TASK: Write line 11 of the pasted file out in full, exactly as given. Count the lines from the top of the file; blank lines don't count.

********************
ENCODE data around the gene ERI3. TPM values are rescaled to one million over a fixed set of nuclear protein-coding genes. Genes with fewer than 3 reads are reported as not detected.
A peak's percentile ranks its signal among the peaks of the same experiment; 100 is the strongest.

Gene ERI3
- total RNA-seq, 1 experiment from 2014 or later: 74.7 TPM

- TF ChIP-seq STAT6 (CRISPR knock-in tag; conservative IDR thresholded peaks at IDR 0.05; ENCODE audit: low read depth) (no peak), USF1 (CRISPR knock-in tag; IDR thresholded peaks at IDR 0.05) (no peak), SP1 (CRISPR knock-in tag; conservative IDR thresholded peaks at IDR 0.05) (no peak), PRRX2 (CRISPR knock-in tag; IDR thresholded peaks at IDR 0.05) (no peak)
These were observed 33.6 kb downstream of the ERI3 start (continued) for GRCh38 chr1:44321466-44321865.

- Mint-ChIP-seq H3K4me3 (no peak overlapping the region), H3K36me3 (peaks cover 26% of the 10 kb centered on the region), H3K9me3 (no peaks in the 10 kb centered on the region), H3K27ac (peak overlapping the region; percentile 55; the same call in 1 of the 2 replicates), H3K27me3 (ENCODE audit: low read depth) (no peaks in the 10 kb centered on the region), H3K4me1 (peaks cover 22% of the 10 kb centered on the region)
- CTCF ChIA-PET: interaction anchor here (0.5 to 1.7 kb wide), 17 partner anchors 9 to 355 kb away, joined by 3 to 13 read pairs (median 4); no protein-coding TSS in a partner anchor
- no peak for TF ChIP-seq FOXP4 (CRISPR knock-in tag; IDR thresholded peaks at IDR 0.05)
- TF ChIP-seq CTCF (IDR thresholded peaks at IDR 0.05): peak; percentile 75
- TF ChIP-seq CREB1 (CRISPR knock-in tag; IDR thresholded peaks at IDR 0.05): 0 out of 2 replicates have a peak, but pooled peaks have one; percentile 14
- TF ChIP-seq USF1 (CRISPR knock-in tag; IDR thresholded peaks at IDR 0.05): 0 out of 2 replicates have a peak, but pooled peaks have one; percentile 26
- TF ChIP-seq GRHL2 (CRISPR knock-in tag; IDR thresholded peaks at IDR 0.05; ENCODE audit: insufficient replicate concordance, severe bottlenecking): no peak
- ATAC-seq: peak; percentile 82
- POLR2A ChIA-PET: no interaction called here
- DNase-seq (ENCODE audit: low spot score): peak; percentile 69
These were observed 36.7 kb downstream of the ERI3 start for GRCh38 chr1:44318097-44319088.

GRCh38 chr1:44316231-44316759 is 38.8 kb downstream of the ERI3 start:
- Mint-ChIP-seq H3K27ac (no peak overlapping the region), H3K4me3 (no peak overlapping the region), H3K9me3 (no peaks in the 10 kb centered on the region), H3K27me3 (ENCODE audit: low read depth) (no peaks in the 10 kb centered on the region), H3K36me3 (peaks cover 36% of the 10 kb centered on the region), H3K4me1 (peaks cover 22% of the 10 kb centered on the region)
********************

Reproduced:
- TF ChIP-seq CREB1 (CRISPR knock-in tag; IDR thresholded peaks at IDR 0.05): 0 out of 2 replicates have a peak, but pooled peaks have one; percentile 14